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NTSB investigating incident involving ATC request for a commercial plane to fly near non-responsive airplane
30 March 2011

The National Transportation Safety Board is investigating an incident involving a Southwest Airlines airplane that was requested to veer off course by Air Traffic Control to view into the cockpit of a general aviation airplane that had been out of radio communication.

On Sunday, March 27, 2011, Southwest Airlines flight 821 – a Boeing 737 – was requested by Central Florida Terminal Radar Approach Control (TRACON) to check on a Cirrus SR22 that had been out of radio contact for an hour. The TRACON vectored the Southwest Airlines commercial flight until visual contact was obtained with the Cirrus. The Southwest pilots reported seeing two people in the cockpit.  The Southwest flight turned away and the air traffic controller then vectored the aircraft for its arrival at Orlando International Airport.  Approximately thirty seconds later the Cirrus contacted Jacksonville Center who gave them the current frequency. Both aircraft landed safely at their destinations.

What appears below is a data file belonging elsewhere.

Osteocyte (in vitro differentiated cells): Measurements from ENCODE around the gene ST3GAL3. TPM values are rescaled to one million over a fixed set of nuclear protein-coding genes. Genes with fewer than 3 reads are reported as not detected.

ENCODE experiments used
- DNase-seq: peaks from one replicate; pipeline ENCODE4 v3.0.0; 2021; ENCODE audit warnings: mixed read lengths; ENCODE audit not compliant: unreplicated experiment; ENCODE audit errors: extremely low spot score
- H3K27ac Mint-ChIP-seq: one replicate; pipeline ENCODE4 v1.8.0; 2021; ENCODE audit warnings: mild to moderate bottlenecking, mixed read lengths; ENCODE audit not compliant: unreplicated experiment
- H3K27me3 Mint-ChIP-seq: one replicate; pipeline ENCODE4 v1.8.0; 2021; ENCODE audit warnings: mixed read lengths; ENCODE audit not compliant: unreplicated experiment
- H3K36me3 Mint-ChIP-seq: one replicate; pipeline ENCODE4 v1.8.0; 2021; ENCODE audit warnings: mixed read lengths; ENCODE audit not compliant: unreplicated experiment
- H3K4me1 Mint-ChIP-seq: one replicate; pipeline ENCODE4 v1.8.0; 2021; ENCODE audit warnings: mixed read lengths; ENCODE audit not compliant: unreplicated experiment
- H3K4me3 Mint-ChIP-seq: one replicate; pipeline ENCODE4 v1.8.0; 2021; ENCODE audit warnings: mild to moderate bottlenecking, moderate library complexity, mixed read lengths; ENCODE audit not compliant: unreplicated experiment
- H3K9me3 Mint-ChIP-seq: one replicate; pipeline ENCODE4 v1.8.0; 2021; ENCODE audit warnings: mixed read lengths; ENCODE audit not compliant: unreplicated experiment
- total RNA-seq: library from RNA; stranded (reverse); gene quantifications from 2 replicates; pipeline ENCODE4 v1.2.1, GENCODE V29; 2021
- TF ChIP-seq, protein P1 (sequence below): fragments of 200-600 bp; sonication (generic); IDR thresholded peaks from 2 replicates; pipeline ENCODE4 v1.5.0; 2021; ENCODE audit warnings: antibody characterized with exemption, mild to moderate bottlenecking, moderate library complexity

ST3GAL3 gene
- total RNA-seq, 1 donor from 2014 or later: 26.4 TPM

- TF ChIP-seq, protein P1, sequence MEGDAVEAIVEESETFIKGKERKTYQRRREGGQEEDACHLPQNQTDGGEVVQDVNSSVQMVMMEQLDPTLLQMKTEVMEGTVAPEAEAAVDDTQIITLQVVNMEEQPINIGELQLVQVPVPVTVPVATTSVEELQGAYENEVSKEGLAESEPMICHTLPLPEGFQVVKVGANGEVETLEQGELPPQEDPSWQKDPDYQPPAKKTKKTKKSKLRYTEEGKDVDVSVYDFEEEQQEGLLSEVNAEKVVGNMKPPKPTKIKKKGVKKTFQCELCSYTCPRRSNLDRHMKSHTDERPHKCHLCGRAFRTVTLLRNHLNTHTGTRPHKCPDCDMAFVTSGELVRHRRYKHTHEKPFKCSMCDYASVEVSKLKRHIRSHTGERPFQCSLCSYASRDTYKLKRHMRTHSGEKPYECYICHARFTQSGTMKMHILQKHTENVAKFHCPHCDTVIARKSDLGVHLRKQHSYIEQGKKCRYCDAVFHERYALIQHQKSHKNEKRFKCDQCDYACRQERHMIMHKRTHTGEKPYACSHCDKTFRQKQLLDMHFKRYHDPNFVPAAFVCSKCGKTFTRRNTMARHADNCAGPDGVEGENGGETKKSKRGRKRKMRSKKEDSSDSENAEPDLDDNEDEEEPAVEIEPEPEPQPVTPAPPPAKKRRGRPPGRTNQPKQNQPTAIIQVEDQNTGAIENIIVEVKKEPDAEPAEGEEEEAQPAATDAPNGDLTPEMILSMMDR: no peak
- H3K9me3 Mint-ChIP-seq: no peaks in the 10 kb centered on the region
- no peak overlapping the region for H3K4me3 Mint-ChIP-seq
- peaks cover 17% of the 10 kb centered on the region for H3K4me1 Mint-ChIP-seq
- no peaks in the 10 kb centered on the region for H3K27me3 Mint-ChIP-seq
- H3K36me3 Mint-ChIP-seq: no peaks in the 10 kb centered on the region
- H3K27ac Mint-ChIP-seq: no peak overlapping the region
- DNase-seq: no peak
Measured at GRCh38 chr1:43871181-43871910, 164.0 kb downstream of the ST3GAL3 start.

In a statement, the FAA reported that preliminary information indicated that there was a loss of required separation between the two aircraft. The FAA has suspended the air traffic controller, who is a supervisor.

“By placing this passenger aircraft in close proximity to another plane, the air traffic controller compromised the safety of everyone involved. This incident was totally inappropriate,” said FAA Administrator Randy Babbitt.  “We are reviewing the air traffic procedures used here and making sure everyone understands the protocols for contacting unresponsive aircraft.”

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